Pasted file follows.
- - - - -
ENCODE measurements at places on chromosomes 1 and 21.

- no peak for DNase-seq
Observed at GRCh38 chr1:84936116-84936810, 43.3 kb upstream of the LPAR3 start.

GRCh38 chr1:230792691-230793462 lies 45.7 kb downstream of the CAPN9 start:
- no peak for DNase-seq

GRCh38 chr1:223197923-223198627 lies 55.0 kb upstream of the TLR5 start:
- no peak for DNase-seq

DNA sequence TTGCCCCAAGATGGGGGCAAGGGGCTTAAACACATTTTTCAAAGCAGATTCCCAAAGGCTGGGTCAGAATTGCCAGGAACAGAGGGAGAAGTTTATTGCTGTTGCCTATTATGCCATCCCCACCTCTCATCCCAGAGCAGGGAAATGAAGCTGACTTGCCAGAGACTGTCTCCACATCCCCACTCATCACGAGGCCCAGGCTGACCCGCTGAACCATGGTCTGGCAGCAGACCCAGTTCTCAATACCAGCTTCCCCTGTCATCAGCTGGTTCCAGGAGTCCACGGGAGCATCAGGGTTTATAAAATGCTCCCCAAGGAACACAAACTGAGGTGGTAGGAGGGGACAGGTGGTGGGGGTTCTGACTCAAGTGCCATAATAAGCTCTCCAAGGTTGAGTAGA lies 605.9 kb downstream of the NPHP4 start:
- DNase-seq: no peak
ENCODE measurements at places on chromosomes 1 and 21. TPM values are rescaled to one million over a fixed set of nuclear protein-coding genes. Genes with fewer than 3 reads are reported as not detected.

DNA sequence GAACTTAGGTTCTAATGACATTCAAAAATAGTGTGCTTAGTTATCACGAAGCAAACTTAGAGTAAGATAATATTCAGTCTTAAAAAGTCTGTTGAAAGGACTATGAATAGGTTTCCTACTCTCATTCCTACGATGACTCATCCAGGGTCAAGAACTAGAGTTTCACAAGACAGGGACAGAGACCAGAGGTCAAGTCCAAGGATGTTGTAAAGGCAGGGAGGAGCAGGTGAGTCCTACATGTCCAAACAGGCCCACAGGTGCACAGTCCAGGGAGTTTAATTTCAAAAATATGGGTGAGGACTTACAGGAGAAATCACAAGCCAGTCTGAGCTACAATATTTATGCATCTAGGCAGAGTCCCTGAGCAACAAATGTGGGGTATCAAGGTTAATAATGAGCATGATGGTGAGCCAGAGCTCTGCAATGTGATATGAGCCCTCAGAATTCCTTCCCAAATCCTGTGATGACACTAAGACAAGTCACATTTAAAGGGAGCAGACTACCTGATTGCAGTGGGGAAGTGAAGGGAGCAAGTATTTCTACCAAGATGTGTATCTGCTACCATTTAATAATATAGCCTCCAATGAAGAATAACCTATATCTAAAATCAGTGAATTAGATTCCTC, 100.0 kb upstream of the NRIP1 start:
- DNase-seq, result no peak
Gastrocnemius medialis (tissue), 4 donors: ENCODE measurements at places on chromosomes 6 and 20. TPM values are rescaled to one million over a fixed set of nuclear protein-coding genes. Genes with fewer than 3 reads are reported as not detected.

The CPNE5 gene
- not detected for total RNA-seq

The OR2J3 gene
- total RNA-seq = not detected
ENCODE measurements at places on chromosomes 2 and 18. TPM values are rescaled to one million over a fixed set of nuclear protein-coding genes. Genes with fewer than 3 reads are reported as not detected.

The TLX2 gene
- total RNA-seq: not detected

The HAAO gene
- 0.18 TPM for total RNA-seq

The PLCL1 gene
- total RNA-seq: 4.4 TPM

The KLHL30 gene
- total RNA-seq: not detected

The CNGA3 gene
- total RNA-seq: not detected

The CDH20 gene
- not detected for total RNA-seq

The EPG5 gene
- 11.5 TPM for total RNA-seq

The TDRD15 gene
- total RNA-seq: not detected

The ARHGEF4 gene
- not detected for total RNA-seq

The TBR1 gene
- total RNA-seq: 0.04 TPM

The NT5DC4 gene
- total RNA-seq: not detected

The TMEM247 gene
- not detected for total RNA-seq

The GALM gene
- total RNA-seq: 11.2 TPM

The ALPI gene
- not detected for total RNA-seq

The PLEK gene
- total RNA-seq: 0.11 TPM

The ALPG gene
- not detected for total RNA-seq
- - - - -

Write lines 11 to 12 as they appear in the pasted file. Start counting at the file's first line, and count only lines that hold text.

DNA sequence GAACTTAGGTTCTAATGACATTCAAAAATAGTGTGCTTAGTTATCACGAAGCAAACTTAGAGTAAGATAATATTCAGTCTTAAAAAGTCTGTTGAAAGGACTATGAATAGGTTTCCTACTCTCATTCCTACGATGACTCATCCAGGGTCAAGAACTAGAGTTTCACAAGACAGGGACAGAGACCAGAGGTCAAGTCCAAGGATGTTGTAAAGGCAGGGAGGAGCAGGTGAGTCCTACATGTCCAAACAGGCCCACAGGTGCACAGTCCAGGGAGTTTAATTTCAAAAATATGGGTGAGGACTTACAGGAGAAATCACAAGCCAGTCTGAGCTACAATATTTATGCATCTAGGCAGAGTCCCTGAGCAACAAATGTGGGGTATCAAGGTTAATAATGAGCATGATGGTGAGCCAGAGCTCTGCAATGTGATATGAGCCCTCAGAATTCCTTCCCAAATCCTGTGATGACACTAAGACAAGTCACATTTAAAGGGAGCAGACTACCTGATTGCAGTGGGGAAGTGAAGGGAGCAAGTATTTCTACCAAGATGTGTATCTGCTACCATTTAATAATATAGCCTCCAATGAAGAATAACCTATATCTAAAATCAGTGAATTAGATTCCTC, 100.0 kb upstream of the NRIP1 start:
- DNase-seq, result no peak